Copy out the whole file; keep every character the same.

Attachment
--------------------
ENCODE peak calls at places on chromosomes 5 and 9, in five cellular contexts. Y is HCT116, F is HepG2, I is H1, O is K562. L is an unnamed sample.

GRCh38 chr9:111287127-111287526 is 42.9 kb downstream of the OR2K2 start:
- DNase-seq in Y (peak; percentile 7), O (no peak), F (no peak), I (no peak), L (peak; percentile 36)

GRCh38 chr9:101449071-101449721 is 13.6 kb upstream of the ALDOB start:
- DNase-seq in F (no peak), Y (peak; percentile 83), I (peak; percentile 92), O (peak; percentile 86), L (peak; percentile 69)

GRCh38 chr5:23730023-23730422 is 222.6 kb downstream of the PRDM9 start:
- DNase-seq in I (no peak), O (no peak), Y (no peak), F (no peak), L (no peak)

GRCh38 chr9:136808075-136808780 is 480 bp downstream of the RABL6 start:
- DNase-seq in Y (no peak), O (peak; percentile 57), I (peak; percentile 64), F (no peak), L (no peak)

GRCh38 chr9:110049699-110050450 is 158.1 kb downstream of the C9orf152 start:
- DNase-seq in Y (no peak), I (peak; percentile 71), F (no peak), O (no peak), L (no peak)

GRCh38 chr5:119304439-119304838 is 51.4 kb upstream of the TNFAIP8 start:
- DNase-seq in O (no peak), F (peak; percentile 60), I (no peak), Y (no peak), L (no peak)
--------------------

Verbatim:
ENCODE peak calls at places on chromosomes 5 and 9, in five cellular contexts. Y is HCT116, F is HepG2, I is H1, O is K562. L is an unnamed sample.

GRCh38 chr9:111287127-111287526 is 42.9 kb downstream of the OR2K2 start:
- DNase-seq in Y (peak; percentile 7), O (no peak), F (no peak), I (no peak), L (peak; percentile 36)

GRCh38 chr9:101449071-101449721 is 13.6 kb upstream of the ALDOB start:
- DNase-seq in F (no peak), Y (peak; percentile 83), I (peak; percentile 92), O (peak; percentile 86), L (peak; percentile 69)

GRCh38 chr5:23730023-23730422 is 222.6 kb downstream of the PRDM9 start:
- DNase-seq in I (no peak), O (no peak), Y (no peak), F (no peak), L (no peak)

GRCh38 chr9:136808075-136808780 is 480 bp downstream of the RABL6 start:
- DNase-seq in Y (no peak), O (peak; percentile 57), I (peak; percentile 64), F (no peak), L (no peak)

GRCh38 chr9:110049699-110050450 is 158.1 kb downstream of the C9orf152 start:
- DNase-seq in Y (no peak), I (peak; percentile 71), F (no peak), O (no peak), L (no peak)

GRCh38 chr5:119304439-119304838 is 51.4 kb upstream of the TNFAIP8 start:
- DNase-seq in O (no peak), F (peak; percentile 60), I (no peak), Y (no peak), L (no peak)